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Mud volcano to stop 'by decade's end'
BBC News
Scientists say the eruption of the Lusi mud volcano in Indonesia should be all but over by the end of the decade — much sooner than previous estimates. The assessment is based on satellite data that records the rate at which the ground is changing in response to the material spewing up on to the surface.
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TRENDING ARTICLES
Missed last week's issue? See which articles your colleagues read most.

    Did volcano on Mercury erupt for a billion years? (Space.com)
Deep-sea study reveals cause of 2011 tsunami: Unusually thin, slippery geological fault found (McGill University via ScienceDaily)
Physicists prove foaming beer bottle trick may help understand volcanic eruptions (The Telegraph)
New York State Geologist (New York State Education Department)

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Exploration opportunities abound offshore West Africa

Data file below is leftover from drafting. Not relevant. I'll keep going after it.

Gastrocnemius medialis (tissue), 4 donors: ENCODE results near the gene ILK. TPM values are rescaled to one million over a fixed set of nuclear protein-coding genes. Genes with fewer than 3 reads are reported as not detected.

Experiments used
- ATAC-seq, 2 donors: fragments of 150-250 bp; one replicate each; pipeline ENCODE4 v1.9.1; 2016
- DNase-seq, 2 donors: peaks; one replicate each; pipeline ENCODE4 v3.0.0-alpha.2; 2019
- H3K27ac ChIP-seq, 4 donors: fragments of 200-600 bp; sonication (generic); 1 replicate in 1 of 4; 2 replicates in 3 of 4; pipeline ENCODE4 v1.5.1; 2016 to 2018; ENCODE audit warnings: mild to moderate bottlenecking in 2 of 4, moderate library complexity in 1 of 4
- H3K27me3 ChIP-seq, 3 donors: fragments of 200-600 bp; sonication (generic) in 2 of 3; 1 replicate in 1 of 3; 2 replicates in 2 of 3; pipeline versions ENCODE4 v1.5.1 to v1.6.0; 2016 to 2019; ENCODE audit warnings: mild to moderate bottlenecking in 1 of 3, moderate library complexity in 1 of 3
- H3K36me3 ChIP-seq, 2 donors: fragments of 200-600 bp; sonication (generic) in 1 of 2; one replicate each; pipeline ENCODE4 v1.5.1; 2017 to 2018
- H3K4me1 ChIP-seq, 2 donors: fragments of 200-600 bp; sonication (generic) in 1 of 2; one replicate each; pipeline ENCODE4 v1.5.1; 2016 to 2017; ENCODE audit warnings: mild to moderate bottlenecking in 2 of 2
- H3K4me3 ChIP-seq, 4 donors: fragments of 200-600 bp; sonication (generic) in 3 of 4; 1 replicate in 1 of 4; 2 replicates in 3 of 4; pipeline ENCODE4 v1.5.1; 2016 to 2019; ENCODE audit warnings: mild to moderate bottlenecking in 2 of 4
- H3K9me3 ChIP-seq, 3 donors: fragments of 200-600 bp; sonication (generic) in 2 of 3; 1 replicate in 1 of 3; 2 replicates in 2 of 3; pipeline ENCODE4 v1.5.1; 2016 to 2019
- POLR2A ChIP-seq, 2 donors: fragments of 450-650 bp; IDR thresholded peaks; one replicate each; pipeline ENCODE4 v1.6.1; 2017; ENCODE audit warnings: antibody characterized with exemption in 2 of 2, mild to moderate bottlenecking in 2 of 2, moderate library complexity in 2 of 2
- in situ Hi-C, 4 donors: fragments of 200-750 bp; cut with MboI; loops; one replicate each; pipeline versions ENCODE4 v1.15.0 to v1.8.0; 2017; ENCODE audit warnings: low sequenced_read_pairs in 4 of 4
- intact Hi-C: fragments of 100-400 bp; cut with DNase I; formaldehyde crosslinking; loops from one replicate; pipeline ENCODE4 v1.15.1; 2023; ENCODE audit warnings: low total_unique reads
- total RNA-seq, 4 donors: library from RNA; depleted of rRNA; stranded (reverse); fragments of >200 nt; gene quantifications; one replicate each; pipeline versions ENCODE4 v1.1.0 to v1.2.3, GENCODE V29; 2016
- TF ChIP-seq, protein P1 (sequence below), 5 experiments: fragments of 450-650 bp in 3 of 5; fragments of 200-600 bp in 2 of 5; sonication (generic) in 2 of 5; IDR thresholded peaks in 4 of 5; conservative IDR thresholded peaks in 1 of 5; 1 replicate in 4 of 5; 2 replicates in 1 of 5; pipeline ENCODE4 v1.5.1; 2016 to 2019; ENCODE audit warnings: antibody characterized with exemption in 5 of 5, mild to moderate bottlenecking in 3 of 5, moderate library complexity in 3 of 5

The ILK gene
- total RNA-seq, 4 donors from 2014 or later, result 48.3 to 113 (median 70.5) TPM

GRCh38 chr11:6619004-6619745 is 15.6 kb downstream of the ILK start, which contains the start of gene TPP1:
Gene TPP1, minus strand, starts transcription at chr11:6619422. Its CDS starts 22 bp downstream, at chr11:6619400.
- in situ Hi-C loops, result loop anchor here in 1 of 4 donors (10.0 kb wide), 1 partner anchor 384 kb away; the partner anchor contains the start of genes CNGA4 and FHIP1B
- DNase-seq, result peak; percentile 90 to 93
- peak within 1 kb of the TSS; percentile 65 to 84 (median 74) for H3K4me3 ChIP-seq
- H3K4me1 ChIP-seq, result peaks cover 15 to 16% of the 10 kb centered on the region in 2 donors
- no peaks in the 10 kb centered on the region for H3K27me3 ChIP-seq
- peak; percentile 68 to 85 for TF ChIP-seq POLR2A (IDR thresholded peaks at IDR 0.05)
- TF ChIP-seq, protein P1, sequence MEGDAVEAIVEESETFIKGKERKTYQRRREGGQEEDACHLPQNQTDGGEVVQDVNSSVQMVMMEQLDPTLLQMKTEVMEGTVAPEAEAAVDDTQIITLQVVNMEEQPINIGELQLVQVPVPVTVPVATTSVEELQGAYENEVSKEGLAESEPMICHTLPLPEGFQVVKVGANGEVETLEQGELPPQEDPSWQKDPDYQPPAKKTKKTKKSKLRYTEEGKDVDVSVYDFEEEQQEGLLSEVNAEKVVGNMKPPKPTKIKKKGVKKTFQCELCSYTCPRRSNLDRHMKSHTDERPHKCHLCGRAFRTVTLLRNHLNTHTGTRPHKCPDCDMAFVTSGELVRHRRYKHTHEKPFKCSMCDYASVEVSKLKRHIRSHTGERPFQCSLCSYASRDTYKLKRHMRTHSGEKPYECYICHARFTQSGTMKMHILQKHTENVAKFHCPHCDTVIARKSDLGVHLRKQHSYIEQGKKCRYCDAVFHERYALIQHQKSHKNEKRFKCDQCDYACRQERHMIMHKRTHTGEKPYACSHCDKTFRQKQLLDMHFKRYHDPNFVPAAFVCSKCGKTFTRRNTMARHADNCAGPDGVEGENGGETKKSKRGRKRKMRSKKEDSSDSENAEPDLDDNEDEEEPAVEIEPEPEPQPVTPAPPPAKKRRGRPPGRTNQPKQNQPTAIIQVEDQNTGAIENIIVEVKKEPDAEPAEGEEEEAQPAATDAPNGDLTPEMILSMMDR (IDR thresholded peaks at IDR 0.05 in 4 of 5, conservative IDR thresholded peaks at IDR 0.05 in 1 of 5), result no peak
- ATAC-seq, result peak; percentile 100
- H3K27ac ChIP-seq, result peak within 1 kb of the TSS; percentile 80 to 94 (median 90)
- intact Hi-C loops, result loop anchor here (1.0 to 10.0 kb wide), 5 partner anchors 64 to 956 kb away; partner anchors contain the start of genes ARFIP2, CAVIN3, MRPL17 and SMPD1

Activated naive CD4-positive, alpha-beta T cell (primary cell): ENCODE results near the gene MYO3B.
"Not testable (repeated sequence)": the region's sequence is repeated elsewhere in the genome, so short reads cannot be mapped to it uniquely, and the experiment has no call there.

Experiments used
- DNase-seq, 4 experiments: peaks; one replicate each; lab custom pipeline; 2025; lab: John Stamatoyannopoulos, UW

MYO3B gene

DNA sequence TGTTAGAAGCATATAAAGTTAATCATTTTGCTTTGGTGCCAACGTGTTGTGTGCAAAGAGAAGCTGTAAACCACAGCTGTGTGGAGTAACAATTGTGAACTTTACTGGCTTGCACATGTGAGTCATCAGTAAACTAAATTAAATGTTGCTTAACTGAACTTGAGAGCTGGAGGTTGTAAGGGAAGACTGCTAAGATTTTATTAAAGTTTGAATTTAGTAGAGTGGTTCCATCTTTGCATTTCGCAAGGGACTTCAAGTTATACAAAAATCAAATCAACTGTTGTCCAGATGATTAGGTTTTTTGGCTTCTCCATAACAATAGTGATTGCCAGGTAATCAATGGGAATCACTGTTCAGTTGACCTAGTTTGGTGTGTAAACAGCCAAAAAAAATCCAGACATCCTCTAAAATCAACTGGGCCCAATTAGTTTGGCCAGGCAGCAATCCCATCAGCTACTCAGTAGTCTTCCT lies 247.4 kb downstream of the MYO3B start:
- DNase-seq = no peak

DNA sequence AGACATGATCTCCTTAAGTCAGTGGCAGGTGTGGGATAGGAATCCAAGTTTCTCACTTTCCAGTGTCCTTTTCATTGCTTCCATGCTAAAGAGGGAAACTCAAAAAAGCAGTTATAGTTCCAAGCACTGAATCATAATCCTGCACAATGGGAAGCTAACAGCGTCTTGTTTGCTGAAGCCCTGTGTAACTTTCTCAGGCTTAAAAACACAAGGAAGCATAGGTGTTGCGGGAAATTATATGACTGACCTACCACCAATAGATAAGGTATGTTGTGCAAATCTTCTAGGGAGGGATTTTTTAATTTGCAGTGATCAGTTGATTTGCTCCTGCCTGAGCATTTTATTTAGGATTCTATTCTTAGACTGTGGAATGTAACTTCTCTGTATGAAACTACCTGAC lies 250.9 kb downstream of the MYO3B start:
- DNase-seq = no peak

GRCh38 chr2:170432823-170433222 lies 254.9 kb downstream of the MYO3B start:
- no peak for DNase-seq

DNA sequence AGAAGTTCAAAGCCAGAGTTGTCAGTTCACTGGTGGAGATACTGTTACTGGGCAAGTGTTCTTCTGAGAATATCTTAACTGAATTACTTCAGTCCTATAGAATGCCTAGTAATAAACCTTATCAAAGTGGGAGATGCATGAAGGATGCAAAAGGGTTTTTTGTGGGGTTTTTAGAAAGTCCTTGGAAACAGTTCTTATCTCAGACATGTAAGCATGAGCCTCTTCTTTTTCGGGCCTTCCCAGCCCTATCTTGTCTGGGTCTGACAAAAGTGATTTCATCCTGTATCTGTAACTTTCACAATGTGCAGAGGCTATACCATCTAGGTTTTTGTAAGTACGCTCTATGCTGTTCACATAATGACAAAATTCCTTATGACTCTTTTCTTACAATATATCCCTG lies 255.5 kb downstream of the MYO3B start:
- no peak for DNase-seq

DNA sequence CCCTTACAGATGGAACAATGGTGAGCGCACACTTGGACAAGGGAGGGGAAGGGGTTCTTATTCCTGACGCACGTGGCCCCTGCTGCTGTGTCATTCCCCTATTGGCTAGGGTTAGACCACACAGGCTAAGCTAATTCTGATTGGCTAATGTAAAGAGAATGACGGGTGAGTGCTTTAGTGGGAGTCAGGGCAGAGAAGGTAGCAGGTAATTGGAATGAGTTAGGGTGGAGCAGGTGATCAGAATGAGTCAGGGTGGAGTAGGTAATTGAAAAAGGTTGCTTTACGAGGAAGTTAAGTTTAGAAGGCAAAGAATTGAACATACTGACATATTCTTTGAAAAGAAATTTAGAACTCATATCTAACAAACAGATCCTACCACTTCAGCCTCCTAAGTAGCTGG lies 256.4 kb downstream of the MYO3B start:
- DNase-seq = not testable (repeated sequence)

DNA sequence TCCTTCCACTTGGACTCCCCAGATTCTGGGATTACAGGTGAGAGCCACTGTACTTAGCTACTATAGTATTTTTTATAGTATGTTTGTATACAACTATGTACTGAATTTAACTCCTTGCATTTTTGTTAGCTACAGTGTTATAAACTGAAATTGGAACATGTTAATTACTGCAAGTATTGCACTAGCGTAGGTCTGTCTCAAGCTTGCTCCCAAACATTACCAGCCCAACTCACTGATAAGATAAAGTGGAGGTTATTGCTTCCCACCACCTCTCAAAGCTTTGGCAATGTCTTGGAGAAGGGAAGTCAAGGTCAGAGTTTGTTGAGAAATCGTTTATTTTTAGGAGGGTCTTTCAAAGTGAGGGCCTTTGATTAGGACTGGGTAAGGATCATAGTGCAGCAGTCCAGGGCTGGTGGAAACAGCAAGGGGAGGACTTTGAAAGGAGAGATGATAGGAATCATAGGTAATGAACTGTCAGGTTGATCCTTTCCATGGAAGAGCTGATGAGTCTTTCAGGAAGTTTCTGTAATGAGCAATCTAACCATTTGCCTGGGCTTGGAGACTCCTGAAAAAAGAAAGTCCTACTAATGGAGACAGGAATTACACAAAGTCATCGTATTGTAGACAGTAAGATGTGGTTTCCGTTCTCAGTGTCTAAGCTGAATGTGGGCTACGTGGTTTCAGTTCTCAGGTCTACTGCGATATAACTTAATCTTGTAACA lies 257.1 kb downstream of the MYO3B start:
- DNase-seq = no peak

Offshore
Deepwater oil exploration offshore West Africa has flourished since the first oil and gas exploration of the Congo basin in 1994. Over the last 20 years, this region has become pivotal for the exploration and production of oil and natural gas. Across the continent, deepwater oil and gas activity extends from Mauritania to Angola, with total oil and gas production growing from 58.9 percent in 2001 to 78.3 percent by 2011.
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Jurassic sea of sand stretched for miles and miles
The Columbus Dispatch
Sand. Sand as far as the eye could see. Sand that stretched from central Arizona to northern Wyoming and spilled into California and Nevada. Dunes as tall as 30 feet. That would have been your view if you had visited central Utah 195 million years ago, early in the Jurassic Period. Such a huge expanse of sand is called a sand sea or erg, from the Arabic word meaning dune field. In its current state, it covers 102,300 square miles. During the Jurassic, it might have been two and a half times larger.
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What a geologist can teach us about better science education
The Seattle Times
Here's a novel idea that could flip high-school science education on its head: Instead of teaching biology as the first course for high-school freshmen, start instead with physics. That's one of the many ideas burbling from the mind of Scott Linneman, a geology professor at Western Washington University.